Cross-industry letter urges EU policymakers to make ‘urgent changes’ to new draft of Article 13

A number of associations representing rights-holders from the likes of the music, film and publishing industries have issued a plea to EU policymakers today (January 17) to change the wording within the European Copyright Directive.

This new cross-industry open letter follows a warning from Universal Music Group owner Vivendi and others in December 2018 that changes to the then-latest draft version of the new Copyright Directive would be a let-down to rights-holders across the world.

The European Copyright Directive was voted through by European Parliamentarians in September 2018, and has since been a subject of fierce debate between internet firms and the music industry.

In today’s letter, a group of 12 organizations including IMPALA (European Association of Independent Music Companies) and the IFPI, which represents the global music industry, have said that the contentious Article 13 clause within the Directive requires ‘urgent changes in key areas’.

The original wording of Article 13 intends for user content-reliant sites like YouTube to be held legally responsible for copyright-infringing material uploaded by their users.

In November 2018 YouTube’s Global Head of Music wrote an op/ed suggesting that Article 13 could mean ‘less money for artists and songwriters on YouTube’.

The record industry responded to YouTube suggesting that it was publishing ‘carpet-bombing propaganda’ over Article 13.

According to a statement issued by the European Parliament last Friday (January 11) “The draft directive intends to oblige giant internet platforms and news aggregators (like YouTube or GoogleNews) to pay content creators (artists/musicians/actors and journalists) what they truly owe them.

“No new rights or obligations are being created. What is currently legal and permitted to share will remain legal and permitted to share”.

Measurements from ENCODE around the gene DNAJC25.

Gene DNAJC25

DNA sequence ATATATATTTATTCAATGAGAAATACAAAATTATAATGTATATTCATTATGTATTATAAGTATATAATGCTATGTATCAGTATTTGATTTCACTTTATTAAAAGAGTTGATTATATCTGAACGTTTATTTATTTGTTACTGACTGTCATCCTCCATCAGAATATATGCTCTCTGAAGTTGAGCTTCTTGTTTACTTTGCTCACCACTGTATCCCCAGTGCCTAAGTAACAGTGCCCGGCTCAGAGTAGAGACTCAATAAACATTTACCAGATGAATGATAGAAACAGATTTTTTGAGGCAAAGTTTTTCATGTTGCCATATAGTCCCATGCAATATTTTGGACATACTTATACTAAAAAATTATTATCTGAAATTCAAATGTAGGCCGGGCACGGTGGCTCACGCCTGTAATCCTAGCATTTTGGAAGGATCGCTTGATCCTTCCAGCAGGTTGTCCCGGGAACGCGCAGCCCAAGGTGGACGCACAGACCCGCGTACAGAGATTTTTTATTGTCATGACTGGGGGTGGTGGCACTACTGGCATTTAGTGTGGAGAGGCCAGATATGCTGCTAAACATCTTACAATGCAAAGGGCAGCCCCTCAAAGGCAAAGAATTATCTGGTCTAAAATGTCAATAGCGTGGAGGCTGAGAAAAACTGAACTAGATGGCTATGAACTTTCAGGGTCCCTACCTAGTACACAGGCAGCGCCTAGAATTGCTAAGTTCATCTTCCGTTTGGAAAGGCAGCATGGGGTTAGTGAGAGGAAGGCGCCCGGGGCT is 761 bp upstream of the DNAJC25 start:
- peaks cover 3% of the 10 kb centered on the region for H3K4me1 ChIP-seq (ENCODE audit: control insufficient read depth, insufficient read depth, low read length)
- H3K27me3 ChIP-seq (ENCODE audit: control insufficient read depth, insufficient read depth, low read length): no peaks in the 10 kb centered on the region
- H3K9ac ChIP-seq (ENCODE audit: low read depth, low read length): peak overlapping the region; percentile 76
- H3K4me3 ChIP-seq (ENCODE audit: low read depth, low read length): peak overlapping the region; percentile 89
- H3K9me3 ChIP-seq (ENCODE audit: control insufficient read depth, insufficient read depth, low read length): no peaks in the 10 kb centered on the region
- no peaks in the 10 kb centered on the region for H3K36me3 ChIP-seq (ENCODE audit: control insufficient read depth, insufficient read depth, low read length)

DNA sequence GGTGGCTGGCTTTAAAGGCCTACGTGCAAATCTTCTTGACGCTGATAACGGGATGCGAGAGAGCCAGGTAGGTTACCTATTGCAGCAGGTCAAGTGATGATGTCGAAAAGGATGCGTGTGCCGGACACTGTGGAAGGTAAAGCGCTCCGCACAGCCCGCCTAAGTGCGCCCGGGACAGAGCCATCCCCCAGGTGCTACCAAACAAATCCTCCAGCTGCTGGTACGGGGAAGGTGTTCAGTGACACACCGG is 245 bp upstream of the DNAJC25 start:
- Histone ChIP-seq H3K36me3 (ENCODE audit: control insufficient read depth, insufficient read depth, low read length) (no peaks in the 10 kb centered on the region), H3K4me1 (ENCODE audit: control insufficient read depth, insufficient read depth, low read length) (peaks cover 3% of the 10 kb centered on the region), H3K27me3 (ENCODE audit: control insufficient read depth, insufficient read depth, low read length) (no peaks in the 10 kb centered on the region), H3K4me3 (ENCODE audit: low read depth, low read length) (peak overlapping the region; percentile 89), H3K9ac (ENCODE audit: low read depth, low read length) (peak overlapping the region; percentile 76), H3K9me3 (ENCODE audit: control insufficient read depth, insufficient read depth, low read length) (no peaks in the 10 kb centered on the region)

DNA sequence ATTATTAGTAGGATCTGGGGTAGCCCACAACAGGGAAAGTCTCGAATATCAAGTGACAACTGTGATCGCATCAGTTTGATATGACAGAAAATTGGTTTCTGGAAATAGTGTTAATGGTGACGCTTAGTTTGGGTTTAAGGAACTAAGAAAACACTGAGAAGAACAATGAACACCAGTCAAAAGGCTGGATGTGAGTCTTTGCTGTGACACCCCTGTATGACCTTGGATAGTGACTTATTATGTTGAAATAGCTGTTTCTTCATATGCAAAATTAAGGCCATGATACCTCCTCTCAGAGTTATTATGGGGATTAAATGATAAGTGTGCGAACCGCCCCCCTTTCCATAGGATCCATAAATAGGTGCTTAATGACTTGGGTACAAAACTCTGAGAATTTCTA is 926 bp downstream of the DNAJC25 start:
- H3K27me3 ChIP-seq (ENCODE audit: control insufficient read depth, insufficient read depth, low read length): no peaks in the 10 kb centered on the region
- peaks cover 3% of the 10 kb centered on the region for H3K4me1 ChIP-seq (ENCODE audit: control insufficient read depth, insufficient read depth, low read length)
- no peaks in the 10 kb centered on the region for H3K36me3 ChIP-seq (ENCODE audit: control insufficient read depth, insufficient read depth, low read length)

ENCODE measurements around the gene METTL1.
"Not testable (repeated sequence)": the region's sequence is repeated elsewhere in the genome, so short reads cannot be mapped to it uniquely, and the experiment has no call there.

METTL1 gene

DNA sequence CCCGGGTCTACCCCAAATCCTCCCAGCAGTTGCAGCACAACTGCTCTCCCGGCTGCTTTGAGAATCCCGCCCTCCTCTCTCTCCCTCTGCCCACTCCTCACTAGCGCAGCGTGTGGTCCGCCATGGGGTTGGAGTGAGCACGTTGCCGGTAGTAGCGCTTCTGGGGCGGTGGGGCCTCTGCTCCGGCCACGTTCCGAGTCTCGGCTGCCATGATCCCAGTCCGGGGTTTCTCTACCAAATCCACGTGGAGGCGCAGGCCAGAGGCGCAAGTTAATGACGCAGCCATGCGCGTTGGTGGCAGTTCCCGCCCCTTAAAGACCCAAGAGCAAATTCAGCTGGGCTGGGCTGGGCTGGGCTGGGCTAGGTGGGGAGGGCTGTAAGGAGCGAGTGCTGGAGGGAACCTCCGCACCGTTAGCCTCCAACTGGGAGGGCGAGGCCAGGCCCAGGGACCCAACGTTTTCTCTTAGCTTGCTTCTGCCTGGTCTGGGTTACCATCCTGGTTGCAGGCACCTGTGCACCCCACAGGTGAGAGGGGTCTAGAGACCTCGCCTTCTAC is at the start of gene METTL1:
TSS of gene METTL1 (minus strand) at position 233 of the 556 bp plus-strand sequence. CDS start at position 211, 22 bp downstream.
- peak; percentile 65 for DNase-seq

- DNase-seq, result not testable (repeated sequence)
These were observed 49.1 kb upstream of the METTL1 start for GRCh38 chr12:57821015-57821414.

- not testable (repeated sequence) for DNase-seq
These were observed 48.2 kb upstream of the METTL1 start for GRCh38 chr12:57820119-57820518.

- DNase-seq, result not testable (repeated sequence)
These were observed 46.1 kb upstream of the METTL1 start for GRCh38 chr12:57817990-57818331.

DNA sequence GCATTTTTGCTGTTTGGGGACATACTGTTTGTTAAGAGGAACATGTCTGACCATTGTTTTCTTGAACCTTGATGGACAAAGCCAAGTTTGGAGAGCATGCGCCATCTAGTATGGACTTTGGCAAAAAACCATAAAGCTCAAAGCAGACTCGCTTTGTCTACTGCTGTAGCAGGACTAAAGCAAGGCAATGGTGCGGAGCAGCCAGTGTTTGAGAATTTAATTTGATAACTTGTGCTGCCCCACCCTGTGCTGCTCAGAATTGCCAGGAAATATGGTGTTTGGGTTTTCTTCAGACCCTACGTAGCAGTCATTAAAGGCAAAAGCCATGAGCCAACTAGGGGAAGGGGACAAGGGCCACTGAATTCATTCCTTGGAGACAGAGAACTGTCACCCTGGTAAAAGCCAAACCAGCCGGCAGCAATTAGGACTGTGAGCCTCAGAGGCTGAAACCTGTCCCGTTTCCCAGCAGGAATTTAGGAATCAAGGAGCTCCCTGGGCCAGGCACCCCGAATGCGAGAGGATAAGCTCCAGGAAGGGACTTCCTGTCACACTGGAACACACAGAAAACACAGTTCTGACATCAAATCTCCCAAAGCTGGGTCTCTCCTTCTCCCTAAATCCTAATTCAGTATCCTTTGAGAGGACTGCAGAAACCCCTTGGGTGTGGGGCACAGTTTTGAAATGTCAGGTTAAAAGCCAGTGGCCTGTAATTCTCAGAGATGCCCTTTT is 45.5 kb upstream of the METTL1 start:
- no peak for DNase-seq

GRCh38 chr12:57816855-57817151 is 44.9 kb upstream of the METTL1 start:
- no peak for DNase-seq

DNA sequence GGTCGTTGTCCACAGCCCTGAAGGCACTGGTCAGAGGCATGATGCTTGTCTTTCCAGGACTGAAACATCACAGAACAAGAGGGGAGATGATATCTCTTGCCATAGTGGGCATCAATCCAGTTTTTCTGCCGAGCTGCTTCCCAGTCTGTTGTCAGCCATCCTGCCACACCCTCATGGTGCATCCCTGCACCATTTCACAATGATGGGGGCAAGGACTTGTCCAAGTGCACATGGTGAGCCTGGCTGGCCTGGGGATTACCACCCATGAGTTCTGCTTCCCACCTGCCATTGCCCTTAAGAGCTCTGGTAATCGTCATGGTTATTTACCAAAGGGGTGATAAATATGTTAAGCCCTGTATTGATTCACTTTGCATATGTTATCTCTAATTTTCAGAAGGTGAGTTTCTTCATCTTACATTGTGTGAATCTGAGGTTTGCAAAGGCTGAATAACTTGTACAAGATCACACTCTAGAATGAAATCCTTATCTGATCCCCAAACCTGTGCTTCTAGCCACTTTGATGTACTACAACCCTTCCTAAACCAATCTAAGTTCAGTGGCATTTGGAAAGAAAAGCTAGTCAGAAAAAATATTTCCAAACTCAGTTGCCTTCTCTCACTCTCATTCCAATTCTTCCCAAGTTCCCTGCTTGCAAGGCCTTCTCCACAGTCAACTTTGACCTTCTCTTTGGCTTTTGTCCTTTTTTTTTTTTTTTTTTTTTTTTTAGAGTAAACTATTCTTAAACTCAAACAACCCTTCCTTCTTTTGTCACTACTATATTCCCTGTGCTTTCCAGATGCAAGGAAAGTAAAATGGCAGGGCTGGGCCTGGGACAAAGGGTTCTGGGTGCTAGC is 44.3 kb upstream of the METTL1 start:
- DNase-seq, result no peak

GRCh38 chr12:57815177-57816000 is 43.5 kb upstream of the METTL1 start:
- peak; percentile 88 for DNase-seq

On the point of Article 13, it states: “The aim of the draft Article 13 is to give artists a stronger position in invoking their rights for fair compensation when their work is used and distributed online by others.

“An artist will typically have notified platforms like You Tube that a specific work is theirs.

“Works for which the rights-holder is unknown are therefore unlikely to engage a platform’s liability if they are uploaded there.”

“The latest draft text of the proposed Copyright Directive does not meet the original objective of Article 13 and urgently requires significant changes”.

In the letter sent to the media today, it’s claimed that the latest draft text of the proposed Copyright Directive, which it says was circulated by the Romanian Presidency on Monday January 13, ‘does not meet the original objective of Article 13 and urgently requires significant changes’.

You can read the latest letter in full below.

With the final trilogue only days away, European creatives and rightsholders urgently inform EU policymakers that the 13 January draft text of the proposed Copyright Directive does not meet the original objective of Article 13 and urgently requires significant changes.

After years of hard work, the Copyright Directive is at a very critical point. The 13 January proposed text circulated by the Romanian Presidency falls below the standard of the three texts produced by the three European Institutions and would not be an acceptable outcome of the negotiations.

The European Union cannot miss this unique opportunity to achieve one of the key objectives of the European Commission proposal, which was to correct the distortion of the digital market place caused by User Upload Content (UUC) services.

Therefore, the undersigned call on negotiators to urgently make substantial changes to the 13 January proposal by the Romanian Presidency in order to get the Directive back on the right track.

Yours sincerely, the undersigned.

CEPI – European Coordination of Independent Producers

EPC – European Publishers Council.

EUROCINEMA – Representing the interests of film and television producers to the European Union.

EUROCOPYA – European movie and television producers’ collecting societies in charge of private copy.

FEP – Federation of European Publishers.

FIAD – International Federation of Film Distributors’ Association.

IAO – International Artist Organisation.

ICMP – The global voice of music publishing.

IFPI – Representing the music industry worldwide.

IMPALA – European association of independent music companies.

IMPF – Independent Music Publishers International Forum.

STM – Leading global trade association for academic and professional publishers.Music Business Worldwide

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